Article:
What was even stranger about Bug is the question whether so-called “body bugs” actually exist or is indeed a mental illness. A local news station (full disclosure: I work there), did a series of investigative reports on the phenomena (read the scripts to the stories by 7News’ senior reporter Patrick Fraser in Part 1 and Part 2). All that baggage aside, this film indeed walks that disquieting line of mental breakdown as related to paranoid schizophrenia in that inspired, ambiguous way that might be upsetting to some viewers and thrilling for others.

At the heart is a tight story involving the dynamics of three stellar actors who also include a mean Harry Connick Jr. Then there is the choice of some expressive lighting by Friedkin, who does know a thing or two about thrillers, be they horror (1973’s the Exorcist) or action (1971’s The French Connection). As an odd side note on Friedkin, he is also the director once in talks with Peter Gabriel of adapting a film version of the 1974 Genesis album, the Lamb Lies Down on Broadway, about a New York street punk on a mythical journey of self-actualization via encounters with sex and death. Friedkin knows a mad experience, and he puts it on full intimate display in Bug.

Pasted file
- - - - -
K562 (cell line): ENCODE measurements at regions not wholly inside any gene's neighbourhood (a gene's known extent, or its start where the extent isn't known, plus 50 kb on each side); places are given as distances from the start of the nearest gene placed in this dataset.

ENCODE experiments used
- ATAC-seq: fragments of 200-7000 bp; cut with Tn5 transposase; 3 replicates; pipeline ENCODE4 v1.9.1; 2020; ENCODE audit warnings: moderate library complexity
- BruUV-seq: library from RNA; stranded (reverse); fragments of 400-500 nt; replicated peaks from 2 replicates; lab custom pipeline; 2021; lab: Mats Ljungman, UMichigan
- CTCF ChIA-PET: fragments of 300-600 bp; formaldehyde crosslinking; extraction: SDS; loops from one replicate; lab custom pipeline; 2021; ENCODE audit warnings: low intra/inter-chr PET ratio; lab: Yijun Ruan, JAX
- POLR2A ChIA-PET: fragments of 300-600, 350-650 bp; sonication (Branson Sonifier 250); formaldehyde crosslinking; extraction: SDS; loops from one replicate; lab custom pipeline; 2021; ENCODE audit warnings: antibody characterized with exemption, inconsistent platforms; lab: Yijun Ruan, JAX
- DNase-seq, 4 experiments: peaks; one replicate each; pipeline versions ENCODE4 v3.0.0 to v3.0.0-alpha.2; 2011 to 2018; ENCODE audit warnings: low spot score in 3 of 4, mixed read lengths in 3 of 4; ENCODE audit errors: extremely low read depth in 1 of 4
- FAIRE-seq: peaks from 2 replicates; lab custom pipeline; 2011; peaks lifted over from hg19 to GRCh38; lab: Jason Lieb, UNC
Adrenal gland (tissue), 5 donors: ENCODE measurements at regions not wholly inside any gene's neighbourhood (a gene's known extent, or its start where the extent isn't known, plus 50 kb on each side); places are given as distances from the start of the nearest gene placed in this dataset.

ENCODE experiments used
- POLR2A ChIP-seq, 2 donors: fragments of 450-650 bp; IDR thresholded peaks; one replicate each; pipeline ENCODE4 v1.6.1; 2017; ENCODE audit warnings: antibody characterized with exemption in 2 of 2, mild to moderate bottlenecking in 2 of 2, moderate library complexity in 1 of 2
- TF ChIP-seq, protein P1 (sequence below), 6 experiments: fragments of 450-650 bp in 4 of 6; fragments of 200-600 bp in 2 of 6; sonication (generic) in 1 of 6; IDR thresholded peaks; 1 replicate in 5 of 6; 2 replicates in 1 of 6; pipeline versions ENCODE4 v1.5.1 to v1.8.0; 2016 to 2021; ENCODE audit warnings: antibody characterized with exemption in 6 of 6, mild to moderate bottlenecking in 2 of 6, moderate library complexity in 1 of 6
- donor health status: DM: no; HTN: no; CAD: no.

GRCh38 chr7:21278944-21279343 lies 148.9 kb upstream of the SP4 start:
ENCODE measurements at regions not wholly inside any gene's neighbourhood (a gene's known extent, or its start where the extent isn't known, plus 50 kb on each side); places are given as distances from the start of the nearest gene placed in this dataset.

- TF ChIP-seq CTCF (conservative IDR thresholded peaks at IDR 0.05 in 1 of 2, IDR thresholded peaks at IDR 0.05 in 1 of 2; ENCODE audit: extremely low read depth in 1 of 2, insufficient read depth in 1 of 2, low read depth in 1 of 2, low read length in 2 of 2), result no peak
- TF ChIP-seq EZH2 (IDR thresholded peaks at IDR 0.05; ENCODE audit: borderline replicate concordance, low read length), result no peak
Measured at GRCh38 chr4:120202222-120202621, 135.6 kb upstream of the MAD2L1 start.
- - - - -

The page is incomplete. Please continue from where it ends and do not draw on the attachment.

Call me biased to these kinds of cryptic movies that both exploit the medium of cinema, defined by editing and special effects, playing tricks on the mind of a viewer, and offering a puzzle of a story that, by definition of its genre, can never offer pat conclusions. It celebrates both the inherent quality of the art of a movie and story.